On August 29, 2012, the Supreme Court of Ohio handed down a merit decision in State v. Jillian Hobbs, 2012-Ohio-3886. The Court accepted the case on conflict certification and discretionary review and consolidated the cases. The certified question is “may a law enforcement officer, serving in a dual-role as an officer and deputy clerk of a local municipal court, act as a neutral and detached magistrate for purposes of Crim. R. 4(A)?” The issue accepted on discretionary review is, if the answer to the certified question is no, is exclusion the remedy? In a unanimous decision authored by Justice Cupp, with Justice O’Donnell only concurring in the syllabus and judgment, the Court answered the certified question with a clear “no” and dismissed the discretionary appeal as improvidently accepted.
Three Summit County sheriff’s detectives went to Jillian Hobbs’ house to investigate a neighborhood burglary in which she had been implicated. Hobbs admitted that she had committed the crime. Hobbs was arrested and taken to the county jail. One of the detectives drew up a complaint charging Hobbs with burglary, an arrest warrant based on the complaint, and an affidavit swearing to the facts in the complaint. All of this paperwork was submitted to the deputy clerk of the Barberton Municipal Court, who happened also to be employed as a sergeant by the Summit County Sheriff’s office. The arresting officer swore to the truth of the information to the deputy clerk, who determined that probable cause existed for Hobbs’ arrest, and signed the warrant. The complaint was filed with the court the next day. Hobbs was subsequently indicted for burglary.
Hobbs filed a motion to suppress and to dismiss the charge on the grounds that a law enforcement officer could not have acted as a neutral and detached magistrate. The trial court found that the arrest warrant was improperly issued, but that the exclusionary rule does not apply to pre-violation conduct—the confession here did not derive from the invalid arrest warrant– so the motion to suppress was denied. Hobbs was convicted and sentenced accordingly. On appeal, Hobbs argued that the trial court erred in failing to grant her motion to suppress. The Ninth Appellate District affirmed.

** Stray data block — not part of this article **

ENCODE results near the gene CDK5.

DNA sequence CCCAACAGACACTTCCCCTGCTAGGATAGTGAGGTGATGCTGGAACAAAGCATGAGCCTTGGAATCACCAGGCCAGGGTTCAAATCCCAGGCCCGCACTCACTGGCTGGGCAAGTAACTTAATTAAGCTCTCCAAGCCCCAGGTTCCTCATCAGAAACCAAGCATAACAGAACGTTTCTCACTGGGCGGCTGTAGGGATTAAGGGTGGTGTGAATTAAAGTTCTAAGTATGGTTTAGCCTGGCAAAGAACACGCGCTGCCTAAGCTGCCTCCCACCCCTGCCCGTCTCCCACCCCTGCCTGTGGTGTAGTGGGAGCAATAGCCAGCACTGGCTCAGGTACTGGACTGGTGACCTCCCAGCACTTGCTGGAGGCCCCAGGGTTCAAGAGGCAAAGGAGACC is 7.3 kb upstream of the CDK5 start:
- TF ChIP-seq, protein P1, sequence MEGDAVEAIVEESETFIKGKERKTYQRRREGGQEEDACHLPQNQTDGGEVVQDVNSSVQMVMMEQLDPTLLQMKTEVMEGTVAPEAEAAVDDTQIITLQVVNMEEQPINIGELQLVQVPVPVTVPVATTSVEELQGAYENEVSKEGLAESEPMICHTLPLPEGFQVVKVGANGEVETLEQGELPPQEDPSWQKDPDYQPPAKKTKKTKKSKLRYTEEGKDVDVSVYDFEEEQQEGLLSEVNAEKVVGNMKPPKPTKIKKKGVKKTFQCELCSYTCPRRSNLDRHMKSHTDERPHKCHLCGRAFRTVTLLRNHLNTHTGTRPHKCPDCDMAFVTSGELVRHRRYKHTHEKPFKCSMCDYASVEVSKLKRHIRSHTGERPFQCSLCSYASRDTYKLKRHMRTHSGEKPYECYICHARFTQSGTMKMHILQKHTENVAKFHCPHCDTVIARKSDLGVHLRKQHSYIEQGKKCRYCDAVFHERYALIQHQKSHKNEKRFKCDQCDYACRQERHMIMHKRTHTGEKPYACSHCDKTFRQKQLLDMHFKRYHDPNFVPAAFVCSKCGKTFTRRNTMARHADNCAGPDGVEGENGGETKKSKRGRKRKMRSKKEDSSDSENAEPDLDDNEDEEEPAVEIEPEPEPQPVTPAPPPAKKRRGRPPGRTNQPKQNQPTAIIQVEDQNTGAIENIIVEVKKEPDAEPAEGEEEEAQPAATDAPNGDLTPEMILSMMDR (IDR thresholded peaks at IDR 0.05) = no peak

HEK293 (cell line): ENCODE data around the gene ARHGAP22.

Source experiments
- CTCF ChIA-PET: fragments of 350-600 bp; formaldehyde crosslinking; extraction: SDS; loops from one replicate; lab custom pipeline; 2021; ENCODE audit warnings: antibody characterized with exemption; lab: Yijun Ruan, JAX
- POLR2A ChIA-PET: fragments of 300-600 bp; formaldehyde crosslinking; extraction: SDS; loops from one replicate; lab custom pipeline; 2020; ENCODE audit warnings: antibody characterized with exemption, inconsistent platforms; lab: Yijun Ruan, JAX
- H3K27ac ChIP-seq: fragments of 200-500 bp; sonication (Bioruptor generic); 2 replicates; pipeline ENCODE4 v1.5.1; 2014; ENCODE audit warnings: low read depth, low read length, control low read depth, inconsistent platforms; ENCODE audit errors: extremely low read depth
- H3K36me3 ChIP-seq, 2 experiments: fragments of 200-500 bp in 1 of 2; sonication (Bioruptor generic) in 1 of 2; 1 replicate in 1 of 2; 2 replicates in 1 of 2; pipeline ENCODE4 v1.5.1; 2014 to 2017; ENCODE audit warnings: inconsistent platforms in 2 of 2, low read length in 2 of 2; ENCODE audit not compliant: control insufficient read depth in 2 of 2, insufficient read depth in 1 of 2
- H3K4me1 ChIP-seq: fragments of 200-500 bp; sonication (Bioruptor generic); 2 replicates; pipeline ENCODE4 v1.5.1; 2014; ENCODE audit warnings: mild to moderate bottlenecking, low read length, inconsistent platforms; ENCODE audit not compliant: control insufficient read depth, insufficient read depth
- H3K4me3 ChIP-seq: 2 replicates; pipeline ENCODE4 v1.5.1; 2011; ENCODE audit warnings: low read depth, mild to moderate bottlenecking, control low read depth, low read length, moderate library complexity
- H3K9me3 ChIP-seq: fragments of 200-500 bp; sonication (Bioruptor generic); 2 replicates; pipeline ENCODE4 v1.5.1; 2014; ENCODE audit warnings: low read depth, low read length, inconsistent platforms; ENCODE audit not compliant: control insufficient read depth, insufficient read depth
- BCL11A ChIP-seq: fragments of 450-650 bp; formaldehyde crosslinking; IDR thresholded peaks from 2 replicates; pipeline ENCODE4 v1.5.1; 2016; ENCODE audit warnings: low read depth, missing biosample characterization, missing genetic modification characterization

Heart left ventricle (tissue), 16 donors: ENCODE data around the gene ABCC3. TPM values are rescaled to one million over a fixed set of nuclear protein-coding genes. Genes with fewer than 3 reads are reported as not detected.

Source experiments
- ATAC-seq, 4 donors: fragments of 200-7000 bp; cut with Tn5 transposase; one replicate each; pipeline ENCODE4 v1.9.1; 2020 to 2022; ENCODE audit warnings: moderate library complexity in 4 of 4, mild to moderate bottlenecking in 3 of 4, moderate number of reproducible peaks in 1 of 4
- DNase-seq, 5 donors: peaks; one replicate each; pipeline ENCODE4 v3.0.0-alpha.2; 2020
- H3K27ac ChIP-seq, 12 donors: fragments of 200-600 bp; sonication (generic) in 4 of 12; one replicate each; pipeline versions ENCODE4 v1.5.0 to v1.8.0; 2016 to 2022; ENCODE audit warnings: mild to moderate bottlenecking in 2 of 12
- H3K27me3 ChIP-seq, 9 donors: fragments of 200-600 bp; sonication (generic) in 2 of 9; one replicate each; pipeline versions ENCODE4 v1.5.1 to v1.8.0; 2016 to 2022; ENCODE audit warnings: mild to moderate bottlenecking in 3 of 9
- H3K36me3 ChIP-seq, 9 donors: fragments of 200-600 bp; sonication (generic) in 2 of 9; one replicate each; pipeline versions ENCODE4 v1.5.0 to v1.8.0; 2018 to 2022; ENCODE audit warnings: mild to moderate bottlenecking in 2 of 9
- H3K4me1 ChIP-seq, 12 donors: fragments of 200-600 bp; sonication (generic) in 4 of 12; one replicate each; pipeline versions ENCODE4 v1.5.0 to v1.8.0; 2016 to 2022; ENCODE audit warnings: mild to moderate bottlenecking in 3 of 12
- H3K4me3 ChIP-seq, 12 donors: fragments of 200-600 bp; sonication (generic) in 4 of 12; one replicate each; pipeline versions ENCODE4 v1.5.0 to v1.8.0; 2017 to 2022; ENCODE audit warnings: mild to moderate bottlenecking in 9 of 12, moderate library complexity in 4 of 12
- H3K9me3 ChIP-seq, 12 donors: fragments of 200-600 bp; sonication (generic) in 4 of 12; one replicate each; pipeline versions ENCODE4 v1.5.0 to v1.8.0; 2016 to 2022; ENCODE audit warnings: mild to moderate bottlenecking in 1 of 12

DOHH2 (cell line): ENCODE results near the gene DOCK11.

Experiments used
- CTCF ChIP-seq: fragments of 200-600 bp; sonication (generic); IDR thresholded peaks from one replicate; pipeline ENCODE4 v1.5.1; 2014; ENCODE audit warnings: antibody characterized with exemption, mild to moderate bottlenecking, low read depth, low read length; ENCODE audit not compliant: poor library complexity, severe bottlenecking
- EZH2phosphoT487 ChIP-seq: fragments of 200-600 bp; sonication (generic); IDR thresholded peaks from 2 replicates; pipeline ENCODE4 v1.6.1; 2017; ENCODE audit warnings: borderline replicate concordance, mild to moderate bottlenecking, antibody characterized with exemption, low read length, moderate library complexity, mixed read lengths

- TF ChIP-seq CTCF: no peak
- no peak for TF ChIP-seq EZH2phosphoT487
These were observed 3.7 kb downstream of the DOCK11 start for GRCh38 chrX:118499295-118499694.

Warrantless Arrest or Not?
The parties in this case disagreed about the legal rationale for Hobbs’ arrest. Hobbs argued that the documentation submitted by the detective to the deputy clerk and the procedures applied to that documentation were actually the detective’s request for an arrest warrant under Crim. R. 4(A)(1). The state asserts the detective never sought an arrest warrant from the deputy clerk, but decided at the scene that he had probable cause to make a warrantless arrest and then acted according to the procedure set for warrantless arrest in Crim. R. 4(E)(2).
Repudiation of the Dual Capacity Doctrine
In the end, the Supreme Court decided it didn’t matter which side was correct, because it held that “a person acting in a dual capacity as deputy sheriff for a county and deputy clerk for a municipal court located in that same county is not a neutral and detached magistrate for purposes of determining whether probable cause exists for issuing an arrest warrant.” In this part of the case, the Court upheld the judgment of the court of appeals that the arrest warrant was invalid because the deputy clerk impermissibly acted in a dual capacity.
Separation of Powers
The guts of this decision are a nicely eloquent exegesis by Justice Cupp on the separation of powers—specifically, as he put it, “the need for separating the executive function of law enforcement from the judicial function of determining probable cause.”